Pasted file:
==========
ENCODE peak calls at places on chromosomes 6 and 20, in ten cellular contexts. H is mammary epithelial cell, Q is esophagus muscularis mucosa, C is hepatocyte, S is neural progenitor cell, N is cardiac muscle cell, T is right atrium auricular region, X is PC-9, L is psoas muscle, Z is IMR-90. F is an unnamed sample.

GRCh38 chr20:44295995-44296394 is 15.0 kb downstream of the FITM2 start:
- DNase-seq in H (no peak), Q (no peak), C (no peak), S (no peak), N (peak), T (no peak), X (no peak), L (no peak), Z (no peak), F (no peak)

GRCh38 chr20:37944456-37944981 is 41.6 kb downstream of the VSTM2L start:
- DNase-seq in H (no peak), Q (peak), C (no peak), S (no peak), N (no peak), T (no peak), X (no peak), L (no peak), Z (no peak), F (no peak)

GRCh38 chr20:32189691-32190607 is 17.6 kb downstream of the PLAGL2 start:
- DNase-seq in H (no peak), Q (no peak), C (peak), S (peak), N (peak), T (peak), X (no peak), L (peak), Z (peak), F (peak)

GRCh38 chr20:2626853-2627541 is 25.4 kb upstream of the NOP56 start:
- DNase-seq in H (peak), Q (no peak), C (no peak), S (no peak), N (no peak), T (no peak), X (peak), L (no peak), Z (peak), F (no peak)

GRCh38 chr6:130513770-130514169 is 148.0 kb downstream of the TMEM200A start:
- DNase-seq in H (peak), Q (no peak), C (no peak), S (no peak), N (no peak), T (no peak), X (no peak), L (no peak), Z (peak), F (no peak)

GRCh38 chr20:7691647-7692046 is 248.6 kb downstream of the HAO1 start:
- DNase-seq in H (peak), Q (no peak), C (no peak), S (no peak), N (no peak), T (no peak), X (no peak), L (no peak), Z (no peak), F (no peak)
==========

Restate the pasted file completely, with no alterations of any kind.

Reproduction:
ENCODE peak calls at places on chromosomes 6 and 20, in ten cellular contexts. H is mammary epithelial cell, Q is esophagus muscularis mucosa, C is hepatocyte, S is neural progenitor cell, N is cardiac muscle cell, T is right atrium auricular region, X is PC-9, L is psoas muscle, Z is IMR-90. F is an unnamed sample.

GRCh38 chr20:44295995-44296394 is 15.0 kb downstream of the FITM2 start:
- DNase-seq in H (no peak), Q (no peak), C (no peak), S (no peak), N (peak), T (no peak), X (no peak), L (no peak), Z (no peak), F (no peak)

GRCh38 chr20:37944456-37944981 is 41.6 kb downstream of the VSTM2L start:
- DNase-seq in H (no peak), Q (peak), C (no peak), S (no peak), N (no peak), T (no peak), X (no peak), L (no peak), Z (no peak), F (no peak)

GRCh38 chr20:32189691-32190607 is 17.6 kb downstream of the PLAGL2 start:
- DNase-seq in H (no peak), Q (no peak), C (peak), S (peak), N (peak), T (peak), X (no peak), L (peak), Z (peak), F (peak)

GRCh38 chr20:2626853-2627541 is 25.4 kb upstream of the NOP56 start:
- DNase-seq in H (peak), Q (no peak), C (no peak), S (no peak), N (no peak), T (no peak), X (peak), L (no peak), Z (peak), F (no peak)

GRCh38 chr6:130513770-130514169 is 148.0 kb downstream of the TMEM200A start:
- DNase-seq in H (peak), Q (no peak), C (no peak), S (no peak), N (no peak), T (no peak), X (no peak), L (no peak), Z (peak), F (no peak)

GRCh38 chr20:7691647-7692046 is 248.6 kb downstream of the HAO1 start:
- DNase-seq in H (peak), Q (no peak), C (no peak), S (no peak), N (no peak), T (no peak), X (no peak), L (no peak), Z (no peak), F (no peak)